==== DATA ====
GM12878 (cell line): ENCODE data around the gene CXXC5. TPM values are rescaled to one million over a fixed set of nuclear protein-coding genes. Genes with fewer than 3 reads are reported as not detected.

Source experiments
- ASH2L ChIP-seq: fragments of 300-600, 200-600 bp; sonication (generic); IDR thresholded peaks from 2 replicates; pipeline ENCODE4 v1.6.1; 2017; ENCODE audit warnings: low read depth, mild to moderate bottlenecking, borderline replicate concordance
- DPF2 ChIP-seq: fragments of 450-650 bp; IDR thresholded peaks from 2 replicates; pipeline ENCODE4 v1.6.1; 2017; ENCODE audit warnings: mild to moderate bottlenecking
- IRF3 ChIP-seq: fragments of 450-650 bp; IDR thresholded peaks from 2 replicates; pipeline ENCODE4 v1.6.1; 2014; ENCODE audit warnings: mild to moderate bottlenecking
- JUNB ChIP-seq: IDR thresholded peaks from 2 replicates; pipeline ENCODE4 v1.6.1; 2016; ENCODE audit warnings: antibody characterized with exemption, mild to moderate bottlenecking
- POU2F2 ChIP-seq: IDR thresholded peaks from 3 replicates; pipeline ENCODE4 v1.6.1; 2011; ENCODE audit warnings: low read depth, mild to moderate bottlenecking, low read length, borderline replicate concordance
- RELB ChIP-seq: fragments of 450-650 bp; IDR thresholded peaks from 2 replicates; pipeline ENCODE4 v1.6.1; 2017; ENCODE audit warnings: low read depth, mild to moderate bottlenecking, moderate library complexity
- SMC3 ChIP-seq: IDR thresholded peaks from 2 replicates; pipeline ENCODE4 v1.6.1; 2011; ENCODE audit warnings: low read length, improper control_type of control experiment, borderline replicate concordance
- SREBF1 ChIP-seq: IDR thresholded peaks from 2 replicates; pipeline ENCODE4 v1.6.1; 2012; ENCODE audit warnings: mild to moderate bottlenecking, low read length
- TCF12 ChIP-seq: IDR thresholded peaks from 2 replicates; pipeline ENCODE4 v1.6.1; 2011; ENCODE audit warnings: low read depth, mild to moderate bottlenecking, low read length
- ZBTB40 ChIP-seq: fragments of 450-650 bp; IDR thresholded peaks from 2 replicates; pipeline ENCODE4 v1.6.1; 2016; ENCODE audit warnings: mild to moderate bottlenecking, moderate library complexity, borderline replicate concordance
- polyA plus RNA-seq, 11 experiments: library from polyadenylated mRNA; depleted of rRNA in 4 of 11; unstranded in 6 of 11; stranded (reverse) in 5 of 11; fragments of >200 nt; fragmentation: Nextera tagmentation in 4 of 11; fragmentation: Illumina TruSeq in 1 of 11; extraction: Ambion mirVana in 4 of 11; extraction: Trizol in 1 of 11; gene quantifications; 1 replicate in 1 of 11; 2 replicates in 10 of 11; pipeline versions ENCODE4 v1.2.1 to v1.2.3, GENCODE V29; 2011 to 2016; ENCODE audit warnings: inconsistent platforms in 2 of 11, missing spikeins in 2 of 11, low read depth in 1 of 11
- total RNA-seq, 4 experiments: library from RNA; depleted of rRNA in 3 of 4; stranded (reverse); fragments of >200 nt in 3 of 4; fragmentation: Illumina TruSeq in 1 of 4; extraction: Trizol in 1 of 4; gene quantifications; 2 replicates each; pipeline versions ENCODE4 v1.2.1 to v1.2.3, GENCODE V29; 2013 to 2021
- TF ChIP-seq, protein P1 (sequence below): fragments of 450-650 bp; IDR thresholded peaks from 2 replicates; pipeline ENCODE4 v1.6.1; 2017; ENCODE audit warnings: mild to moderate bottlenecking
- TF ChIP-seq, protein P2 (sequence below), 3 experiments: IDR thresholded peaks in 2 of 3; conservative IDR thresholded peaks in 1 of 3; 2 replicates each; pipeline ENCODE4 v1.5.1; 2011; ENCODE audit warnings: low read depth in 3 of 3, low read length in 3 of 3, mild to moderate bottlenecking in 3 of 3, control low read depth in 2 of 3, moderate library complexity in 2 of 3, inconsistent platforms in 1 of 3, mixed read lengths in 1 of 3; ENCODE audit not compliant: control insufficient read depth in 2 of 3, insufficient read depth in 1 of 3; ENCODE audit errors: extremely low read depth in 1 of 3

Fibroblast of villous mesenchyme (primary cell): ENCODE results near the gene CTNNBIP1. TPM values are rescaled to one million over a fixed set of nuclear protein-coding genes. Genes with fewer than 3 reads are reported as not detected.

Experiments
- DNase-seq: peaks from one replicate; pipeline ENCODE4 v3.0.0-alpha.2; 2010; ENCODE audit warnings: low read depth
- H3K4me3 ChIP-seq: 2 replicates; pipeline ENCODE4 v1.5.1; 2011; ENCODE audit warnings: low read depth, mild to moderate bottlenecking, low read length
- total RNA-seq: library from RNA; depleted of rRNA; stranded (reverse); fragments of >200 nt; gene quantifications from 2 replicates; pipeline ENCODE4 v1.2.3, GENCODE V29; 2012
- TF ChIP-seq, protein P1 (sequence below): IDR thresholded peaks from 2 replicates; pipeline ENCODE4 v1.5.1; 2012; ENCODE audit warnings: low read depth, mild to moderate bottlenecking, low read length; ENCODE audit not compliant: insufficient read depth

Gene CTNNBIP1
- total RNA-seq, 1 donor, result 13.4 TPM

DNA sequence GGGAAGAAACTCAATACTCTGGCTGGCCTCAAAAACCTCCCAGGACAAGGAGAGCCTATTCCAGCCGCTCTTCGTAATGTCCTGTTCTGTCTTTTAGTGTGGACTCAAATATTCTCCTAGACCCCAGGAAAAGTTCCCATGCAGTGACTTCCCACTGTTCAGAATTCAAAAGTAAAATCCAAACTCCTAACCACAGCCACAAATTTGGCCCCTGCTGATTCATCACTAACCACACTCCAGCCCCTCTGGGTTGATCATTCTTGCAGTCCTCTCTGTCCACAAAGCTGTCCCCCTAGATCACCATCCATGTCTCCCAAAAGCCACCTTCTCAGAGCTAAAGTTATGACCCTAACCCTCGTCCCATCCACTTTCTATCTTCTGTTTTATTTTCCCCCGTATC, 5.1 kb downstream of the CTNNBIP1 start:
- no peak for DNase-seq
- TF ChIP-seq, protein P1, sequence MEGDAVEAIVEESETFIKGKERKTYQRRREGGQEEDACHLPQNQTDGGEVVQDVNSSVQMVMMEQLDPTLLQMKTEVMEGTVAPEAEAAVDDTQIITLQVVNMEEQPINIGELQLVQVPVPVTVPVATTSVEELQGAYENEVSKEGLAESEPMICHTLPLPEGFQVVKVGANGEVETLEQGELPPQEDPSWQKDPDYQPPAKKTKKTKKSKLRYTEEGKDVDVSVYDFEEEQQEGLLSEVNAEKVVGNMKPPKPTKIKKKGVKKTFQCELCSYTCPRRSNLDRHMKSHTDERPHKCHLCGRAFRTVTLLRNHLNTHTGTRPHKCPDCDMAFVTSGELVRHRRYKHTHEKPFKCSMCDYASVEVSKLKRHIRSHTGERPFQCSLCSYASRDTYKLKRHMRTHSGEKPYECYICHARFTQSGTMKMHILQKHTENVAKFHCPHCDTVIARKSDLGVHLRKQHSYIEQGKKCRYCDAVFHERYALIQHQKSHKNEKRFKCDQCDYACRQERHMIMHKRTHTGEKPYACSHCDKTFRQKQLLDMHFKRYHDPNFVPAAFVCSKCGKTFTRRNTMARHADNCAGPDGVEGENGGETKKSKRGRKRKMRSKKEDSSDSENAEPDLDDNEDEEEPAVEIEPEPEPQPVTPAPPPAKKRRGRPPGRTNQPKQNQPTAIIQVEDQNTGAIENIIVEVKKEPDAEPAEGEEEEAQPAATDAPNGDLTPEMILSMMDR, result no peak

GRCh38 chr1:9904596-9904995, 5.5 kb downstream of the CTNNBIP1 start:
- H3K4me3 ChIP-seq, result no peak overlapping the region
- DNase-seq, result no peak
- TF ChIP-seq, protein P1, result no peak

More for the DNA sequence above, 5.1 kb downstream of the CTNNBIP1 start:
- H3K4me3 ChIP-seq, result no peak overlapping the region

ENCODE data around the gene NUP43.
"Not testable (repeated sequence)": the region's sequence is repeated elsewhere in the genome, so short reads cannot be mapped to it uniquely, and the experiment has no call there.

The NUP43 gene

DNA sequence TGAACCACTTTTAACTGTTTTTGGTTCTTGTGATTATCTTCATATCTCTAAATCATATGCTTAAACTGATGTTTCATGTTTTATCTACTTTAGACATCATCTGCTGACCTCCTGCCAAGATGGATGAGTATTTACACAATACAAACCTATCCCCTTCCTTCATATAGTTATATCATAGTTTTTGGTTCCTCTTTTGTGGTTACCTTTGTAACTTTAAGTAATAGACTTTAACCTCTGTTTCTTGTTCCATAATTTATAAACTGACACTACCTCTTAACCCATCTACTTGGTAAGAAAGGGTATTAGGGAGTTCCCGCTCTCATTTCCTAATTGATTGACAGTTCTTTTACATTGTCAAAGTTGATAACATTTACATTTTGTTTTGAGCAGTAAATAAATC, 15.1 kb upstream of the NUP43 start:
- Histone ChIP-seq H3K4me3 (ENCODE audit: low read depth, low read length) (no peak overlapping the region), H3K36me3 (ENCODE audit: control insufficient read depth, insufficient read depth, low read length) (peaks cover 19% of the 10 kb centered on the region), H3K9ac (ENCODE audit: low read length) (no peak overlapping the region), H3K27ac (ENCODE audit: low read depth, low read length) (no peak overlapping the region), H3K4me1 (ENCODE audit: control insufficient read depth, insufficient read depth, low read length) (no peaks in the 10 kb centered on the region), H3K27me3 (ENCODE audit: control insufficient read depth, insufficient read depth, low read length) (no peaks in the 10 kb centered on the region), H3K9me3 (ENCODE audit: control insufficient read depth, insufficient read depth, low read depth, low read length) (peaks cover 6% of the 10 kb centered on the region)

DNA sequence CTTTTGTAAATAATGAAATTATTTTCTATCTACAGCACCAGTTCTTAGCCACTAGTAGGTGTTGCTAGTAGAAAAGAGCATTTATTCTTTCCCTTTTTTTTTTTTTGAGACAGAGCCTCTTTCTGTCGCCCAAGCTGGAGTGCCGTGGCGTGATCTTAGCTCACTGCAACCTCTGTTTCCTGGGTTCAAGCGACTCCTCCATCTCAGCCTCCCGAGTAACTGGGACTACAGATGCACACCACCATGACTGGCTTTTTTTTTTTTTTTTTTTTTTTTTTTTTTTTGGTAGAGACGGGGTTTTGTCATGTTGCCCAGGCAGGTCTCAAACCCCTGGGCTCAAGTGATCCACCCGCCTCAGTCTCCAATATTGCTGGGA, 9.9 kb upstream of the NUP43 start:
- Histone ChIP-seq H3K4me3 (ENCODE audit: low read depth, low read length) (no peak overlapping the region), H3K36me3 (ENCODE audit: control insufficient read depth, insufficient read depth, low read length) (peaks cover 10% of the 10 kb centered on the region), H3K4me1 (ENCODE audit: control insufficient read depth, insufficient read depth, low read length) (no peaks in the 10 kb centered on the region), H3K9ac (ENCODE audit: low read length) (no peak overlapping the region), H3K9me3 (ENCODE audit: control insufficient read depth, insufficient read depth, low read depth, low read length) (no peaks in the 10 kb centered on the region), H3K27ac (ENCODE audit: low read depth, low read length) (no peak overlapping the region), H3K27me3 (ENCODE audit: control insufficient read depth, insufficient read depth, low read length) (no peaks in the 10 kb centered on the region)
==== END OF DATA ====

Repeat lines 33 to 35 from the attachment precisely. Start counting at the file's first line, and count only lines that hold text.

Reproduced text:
- H3K4me3 ChIP-seq, result no peak overlapping the region

ENCODE data around the gene NUP43.
"Not testable (repeated sequence)": the region's sequence is repeated elsewhere in the genome, so short reads cannot be mapped to it uniquely, and the experiment has no call there.